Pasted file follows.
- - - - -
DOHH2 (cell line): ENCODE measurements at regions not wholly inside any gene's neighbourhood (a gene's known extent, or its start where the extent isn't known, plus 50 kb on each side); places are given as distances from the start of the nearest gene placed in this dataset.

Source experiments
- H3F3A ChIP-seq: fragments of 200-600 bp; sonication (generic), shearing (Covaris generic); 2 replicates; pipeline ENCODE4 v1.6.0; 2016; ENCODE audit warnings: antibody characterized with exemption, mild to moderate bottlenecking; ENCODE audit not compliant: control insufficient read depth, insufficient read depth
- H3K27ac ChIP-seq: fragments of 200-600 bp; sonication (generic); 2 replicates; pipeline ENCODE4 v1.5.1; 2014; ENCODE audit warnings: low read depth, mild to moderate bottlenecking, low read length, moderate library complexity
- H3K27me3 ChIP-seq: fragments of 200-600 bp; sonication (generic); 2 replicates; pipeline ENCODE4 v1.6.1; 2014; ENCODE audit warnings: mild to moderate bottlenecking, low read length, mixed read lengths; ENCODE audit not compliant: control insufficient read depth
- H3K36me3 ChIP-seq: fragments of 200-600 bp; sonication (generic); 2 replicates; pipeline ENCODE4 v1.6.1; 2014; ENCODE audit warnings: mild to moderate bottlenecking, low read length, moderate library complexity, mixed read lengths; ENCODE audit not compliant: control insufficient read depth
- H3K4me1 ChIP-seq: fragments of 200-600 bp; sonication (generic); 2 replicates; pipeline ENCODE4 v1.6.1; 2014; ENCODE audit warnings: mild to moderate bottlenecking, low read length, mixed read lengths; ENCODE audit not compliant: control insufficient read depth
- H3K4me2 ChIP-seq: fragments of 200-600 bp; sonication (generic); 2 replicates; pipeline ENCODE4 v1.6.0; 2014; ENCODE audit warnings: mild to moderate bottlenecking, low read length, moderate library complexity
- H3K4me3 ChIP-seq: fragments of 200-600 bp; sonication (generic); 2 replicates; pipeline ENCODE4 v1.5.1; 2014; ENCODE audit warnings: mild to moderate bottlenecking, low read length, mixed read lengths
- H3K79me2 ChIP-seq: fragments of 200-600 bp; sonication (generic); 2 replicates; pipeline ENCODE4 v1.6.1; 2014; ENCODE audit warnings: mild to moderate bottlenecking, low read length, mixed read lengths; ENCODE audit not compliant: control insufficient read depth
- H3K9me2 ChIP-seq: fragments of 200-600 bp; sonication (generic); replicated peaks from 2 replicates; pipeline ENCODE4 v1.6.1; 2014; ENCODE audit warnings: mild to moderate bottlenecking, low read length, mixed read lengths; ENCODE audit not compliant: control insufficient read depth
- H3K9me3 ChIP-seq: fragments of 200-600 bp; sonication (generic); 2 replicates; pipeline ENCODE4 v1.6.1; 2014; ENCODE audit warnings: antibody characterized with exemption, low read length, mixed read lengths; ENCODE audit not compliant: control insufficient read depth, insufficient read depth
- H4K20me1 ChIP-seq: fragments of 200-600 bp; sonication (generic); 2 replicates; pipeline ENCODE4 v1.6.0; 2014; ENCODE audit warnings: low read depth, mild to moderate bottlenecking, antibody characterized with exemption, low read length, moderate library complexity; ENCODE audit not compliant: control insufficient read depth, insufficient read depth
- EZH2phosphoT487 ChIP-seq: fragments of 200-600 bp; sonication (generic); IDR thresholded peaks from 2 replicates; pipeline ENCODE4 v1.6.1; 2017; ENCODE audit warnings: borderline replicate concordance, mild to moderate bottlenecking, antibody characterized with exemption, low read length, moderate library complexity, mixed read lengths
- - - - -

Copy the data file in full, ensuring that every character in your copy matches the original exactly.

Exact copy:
DOHH2 (cell line): ENCODE measurements at regions not wholly inside any gene's neighbourhood (a gene's known extent, or its start where the extent isn't known, plus 50 kb on each side); places are given as distances from the start of the nearest gene placed in this dataset.

Source experiments
- H3F3A ChIP-seq: fragments of 200-600 bp; sonication (generic), shearing (Covaris generic); 2 replicates; pipeline ENCODE4 v1.6.0; 2016; ENCODE audit warnings: antibody characterized with exemption, mild to moderate bottlenecking; ENCODE audit not compliant: control insufficient read depth, insufficient read depth
- H3K27ac ChIP-seq: fragments of 200-600 bp; sonication (generic); 2 replicates; pipeline ENCODE4 v1.5.1; 2014; ENCODE audit warnings: low read depth, mild to moderate bottlenecking, low read length, moderate library complexity
- H3K27me3 ChIP-seq: fragments of 200-600 bp; sonication (generic); 2 replicates; pipeline ENCODE4 v1.6.1; 2014; ENCODE audit warnings: mild to moderate bottlenecking, low read length, mixed read lengths; ENCODE audit not compliant: control insufficient read depth
- H3K36me3 ChIP-seq: fragments of 200-600 bp; sonication (generic); 2 replicates; pipeline ENCODE4 v1.6.1; 2014; ENCODE audit warnings: mild to moderate bottlenecking, low read length, moderate library complexity, mixed read lengths; ENCODE audit not compliant: control insufficient read depth
- H3K4me1 ChIP-seq: fragments of 200-600 bp; sonication (generic); 2 replicates; pipeline ENCODE4 v1.6.1; 2014; ENCODE audit warnings: mild to moderate bottlenecking, low read length, mixed read lengths; ENCODE audit not compliant: control insufficient read depth
- H3K4me2 ChIP-seq: fragments of 200-600 bp; sonication (generic); 2 replicates; pipeline ENCODE4 v1.6.0; 2014; ENCODE audit warnings: mild to moderate bottlenecking, low read length, moderate library complexity
- H3K4me3 ChIP-seq: fragments of 200-600 bp; sonication (generic); 2 replicates; pipeline ENCODE4 v1.5.1; 2014; ENCODE audit warnings: mild to moderate bottlenecking, low read length, mixed read lengths
- H3K79me2 ChIP-seq: fragments of 200-600 bp; sonication (generic); 2 replicates; pipeline ENCODE4 v1.6.1; 2014; ENCODE audit warnings: mild to moderate bottlenecking, low read length, mixed read lengths; ENCODE audit not compliant: control insufficient read depth
- H3K9me2 ChIP-seq: fragments of 200-600 bp; sonication (generic); replicated peaks from 2 replicates; pipeline ENCODE4 v1.6.1; 2014; ENCODE audit warnings: mild to moderate bottlenecking, low read length, mixed read lengths; ENCODE audit not compliant: control insufficient read depth
- H3K9me3 ChIP-seq: fragments of 200-600 bp; sonication (generic); 2 replicates; pipeline ENCODE4 v1.6.1; 2014; ENCODE audit warnings: antibody characterized with exemption, low read length, mixed read lengths; ENCODE audit not compliant: control insufficient read depth, insufficient read depth
- H4K20me1 ChIP-seq: fragments of 200-600 bp; sonication (generic); 2 replicates; pipeline ENCODE4 v1.6.0; 2014; ENCODE audit warnings: low read depth, mild to moderate bottlenecking, antibody characterized with exemption, low read length, moderate library complexity; ENCODE audit not compliant: control insufficient read depth, insufficient read depth
- EZH2phosphoT487 ChIP-seq: fragments of 200-600 bp; sonication (generic); IDR thresholded peaks from 2 replicates; pipeline ENCODE4 v1.6.1; 2017; ENCODE audit warnings: borderline replicate concordance, mild to moderate bottlenecking, antibody characterized with exemption, low read length, moderate library complexity, mixed read lengths